Sometimes I get this feeling of déjà vu in my Christian life. It’s like I keep reading passages in the Bible or learning lessons that are variations of something that I’ve learned before. Themes in the Bible, in my life, in my friendships are intertwined and interconnected. I read or learn something, and it keeps showing up again and again.
Psalm 16 has been one of those passages for me. I studied it in college; it has been a guide in prayer for the past few years; Hannah Anderson talked about it at City Church's women’s retreat in January; and it regularly comes to mind every few days. Psalm 16 is my Biblical déjà vu.
Recently City Church's leadership class talked about the concept of ministry from weakness, looking specifically at a chapter called “Suffering: Leading with a Limp” from Weakness to Strength by Scott Sauls. In this chapter Sauls describes that Christians lead well when we are realistic about the fallen world we live in and hopeful about the restoration that is to come in Christ. This means that we face brokenness and suffering knowing that God is far greater than that pain—but we are given the opportunity to see that our suffering, pain, weakness, even our limits, might be venues for ministry. We are called to live and minister to one another from realism and hope.
As I read this chapter, I couldn’t help but hear echoes of Psalm 16. David begins his psalm crying out for God’s preservation and protection because the world that David lives in (and that we live in) is filled with danger and brokenness. No matter what we are facing, we are facing a world that is not as it should be. But David goes on to find delight within the limits and the boundaries that God has given him—“the Lord is my portion” says David. David’s place in the world, within the boundaries that God has set is pleasant to him; it is good. Even his tone sounds like a person who is at rest, who trusts that God holds his future. But we are often restless. The idea of limits, boundaries, even weakness, is totally counter-cultural to what we think ought to achieve or how we should live. We don’t embrace limits, we fight against them.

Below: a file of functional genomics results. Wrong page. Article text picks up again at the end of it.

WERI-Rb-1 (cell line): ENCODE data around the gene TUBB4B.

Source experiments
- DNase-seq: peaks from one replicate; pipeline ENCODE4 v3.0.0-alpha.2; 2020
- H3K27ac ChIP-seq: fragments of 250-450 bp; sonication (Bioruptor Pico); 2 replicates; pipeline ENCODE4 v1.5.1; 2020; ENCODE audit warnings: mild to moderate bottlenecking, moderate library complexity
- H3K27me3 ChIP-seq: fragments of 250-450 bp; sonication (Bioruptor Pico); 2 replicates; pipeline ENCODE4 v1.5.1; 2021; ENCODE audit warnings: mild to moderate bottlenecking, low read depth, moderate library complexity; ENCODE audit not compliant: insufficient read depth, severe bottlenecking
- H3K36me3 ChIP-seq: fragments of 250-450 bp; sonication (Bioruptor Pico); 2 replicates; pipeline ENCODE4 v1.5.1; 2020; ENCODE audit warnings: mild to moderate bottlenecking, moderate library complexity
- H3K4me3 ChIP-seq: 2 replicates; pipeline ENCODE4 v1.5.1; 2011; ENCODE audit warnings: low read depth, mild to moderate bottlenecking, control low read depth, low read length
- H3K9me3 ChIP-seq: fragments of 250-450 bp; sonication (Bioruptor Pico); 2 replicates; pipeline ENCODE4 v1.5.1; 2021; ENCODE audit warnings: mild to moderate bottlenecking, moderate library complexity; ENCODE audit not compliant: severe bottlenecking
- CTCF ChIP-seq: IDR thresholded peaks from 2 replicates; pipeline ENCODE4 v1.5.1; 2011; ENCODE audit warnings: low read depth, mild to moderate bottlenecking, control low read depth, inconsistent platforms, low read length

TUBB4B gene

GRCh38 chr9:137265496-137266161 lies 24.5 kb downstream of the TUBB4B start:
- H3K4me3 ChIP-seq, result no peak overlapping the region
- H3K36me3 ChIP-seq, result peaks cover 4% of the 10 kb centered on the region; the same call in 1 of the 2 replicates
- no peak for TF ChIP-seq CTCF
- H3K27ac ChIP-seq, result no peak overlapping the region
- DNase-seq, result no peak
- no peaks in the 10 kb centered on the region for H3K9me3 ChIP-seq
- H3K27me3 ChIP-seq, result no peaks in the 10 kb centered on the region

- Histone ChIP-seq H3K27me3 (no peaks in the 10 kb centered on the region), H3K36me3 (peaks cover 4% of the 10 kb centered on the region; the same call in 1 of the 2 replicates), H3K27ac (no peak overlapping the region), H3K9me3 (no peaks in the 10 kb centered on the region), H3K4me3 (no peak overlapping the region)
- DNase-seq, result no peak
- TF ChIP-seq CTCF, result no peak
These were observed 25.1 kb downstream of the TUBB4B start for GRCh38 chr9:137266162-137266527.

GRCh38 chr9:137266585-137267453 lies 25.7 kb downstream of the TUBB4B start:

Through passages like Psalm 16 and the wisdom of others like Scott Sauls, Kate Harris, and many friends, I have come to truly believe that God has put limits—and even allows weakness and pain—in my life FOR MY GOOD. He has not set up boundaries to cut me off from his goodness or from joy or from fullness, but rather to help me find those things in him through the places he has called me to live.
I don’t know what the boundaries might be in your life, but I am certain, if you are anything like me, anything like anyone that I know, you will struggle to believe that an ordinary, faithful life (often a weak and messy life) is good enough. But it is. And it is good because God who is the giver of all good has given it to YOU.
We can trust that these boundaries are for our good because God himself—the limitless, infinite, all powerful God—was willing to be constrained. And it was through constraint, limits, boundaries that Jesus was able to give us true and abounding life. Jesus embraced the limits and constraints of our human bodies so that he might become like us so that he might rescue us. Without Jesus’s willingness to take on our limits, without the weakness Christ embraced, we would not know salvation and rescue from our sin. Because of the constraints Jesus humbly and willingly accepted, we are given an inheritance, the inheritance that we find in Christ, just David writes in Psalm 16:11...